1926…Over that pied and milling campus the sunshine is almost tangible. The Sheiks wear Fair Isle sweaters of gaudy intricacy, checked plus fours with tassled socks, or gray flannels so bell-bottomed that they completely vover the saddle-strapped shoes. Most of the sheiks are hatless, and their hair, parted in the middle, is lacquered with Slikum or Staycomb to a mirrorlike stiffness. The shebas have close-cropped, shingled hair. Beneath their sweaters ofr sheath dresses there is only the vaguest convexity of breast. Their knobby knees are topped by frilled garters, and fringed skirts, and fringed skirts sway above the knees.
They sit with legs apart, displaying the V-shaped pattern of their lace panties with provocative unconcern. A freshman walks by with a beanie branded with the numerals 1930. The date is, of course, part of the absurdity. For every sheik and sheba knows that 1930 will never come, that there will never be anything but here and now: this timeless moment throbbing to the beat of “The Varsity Drag.” It is warm, mindless, immediate. It is the Plastic Age of Percy Mark’s forgotten novel, of the quintessence of a thousand campus paper cut-ups, of College Humor with its “College bred- a four lear loaf!” It is the world of John Held Jr.
That nature imitates art is one of those paradoxes Oscar Wilde confected to startle the dinner tables in the 1890′s. Since then it has been repeated so often that it has become a truism. Yet, a truism, for all its acquired banality, may be none the less true, and art does have a way of nudging nature. In any age there is first the amorphous urge toward a pattern, a malaise seeking an outlet. And always the artist seems to embody the age of the spirit of the time, whether it is Mr. Pope in his grotto at Twickenham or Mr. Eliot listening to the melancholy notes of St. Mary Woolnoth.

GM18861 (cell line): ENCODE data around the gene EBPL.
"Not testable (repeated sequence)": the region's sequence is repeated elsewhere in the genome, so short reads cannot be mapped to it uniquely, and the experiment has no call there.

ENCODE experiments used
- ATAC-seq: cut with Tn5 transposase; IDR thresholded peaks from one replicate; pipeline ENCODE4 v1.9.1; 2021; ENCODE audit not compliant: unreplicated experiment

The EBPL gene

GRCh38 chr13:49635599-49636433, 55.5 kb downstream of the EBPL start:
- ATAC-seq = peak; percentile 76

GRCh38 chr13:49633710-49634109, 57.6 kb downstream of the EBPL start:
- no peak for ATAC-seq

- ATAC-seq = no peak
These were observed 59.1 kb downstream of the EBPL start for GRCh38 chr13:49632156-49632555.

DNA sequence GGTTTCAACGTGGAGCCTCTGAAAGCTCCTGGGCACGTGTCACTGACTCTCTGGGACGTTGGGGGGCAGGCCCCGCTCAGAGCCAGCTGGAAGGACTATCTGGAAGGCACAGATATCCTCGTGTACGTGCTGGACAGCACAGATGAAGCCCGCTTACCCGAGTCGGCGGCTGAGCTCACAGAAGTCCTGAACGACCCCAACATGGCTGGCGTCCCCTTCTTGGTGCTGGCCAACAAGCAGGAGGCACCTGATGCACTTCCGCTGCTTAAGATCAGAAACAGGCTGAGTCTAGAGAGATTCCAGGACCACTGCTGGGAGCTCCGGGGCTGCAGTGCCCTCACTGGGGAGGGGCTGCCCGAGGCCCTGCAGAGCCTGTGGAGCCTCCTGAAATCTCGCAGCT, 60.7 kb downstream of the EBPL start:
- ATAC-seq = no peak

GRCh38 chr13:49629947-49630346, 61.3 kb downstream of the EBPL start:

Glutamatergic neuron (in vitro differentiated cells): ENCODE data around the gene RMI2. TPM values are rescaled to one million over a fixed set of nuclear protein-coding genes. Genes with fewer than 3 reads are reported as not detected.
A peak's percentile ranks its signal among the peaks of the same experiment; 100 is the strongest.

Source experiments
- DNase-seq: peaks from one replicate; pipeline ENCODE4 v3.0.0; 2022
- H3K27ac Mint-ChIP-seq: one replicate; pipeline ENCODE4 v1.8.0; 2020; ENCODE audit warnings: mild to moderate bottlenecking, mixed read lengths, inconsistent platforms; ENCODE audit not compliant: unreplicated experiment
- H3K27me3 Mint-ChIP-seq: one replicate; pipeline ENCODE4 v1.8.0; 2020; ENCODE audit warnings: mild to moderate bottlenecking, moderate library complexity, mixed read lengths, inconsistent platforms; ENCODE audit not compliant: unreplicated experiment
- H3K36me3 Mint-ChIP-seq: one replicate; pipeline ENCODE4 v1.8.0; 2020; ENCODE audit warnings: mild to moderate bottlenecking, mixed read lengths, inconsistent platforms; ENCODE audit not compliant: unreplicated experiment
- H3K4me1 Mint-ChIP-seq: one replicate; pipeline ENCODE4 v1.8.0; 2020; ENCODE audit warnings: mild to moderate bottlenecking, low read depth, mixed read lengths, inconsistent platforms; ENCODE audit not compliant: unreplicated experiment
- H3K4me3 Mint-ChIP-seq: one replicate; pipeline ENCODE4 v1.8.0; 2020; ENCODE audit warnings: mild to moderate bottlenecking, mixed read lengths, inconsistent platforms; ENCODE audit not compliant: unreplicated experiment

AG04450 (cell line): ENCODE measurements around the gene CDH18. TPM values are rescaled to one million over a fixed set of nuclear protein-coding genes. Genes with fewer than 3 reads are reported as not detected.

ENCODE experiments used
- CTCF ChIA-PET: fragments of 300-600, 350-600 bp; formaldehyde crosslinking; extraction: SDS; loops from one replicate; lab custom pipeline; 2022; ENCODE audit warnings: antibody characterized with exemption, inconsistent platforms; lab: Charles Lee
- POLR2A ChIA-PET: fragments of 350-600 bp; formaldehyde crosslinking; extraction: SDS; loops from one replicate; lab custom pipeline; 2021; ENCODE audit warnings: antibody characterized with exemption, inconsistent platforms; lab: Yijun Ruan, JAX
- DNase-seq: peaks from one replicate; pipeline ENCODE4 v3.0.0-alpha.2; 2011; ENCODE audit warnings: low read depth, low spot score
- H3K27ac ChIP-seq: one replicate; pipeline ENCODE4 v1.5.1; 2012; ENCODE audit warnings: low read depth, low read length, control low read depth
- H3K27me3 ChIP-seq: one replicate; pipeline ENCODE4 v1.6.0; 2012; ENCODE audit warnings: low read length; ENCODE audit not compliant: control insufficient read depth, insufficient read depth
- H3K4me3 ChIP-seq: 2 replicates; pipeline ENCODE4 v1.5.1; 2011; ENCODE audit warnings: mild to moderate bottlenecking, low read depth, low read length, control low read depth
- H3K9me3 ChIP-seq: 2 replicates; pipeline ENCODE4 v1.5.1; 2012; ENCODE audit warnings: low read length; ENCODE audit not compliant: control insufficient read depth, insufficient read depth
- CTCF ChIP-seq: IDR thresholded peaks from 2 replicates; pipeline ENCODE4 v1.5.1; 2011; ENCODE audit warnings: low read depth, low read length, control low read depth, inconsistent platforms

A generation before Held, Charles Dana Gibson sat at his drawing board, and at the command of his pen Gibson Girls appeared like daisies on the American scene- haughty yet chastely alluring, an aureole of hair beneath their flowered pancake hats, and with floor length skirts and leg o’- mutton sleeves. There was a Gibson man as well, an earlier eternal graduate, who wore his varsity sweater inside out so that only the Y stitching showed, smoked a pipe, and was accompanied by a bulldog on a leash. He returned the Gibson girl’s glance ardently, from afar- and he came to actuality in the person of Richard Harding Davis.
Gibson outlived his creation, even as Held was to outlive his. In the era when the sheiks and the shebas Charlestoned and black-bottomed their way through the pages of the old Life magazine, Gibson continued to produce his fine-drawn society sketches for the same magazine. But his genteel figures, though the women shortened their skirts and bobbed their hair, appeared as pathetic revenants in the dazzle of the Heldian campus world.
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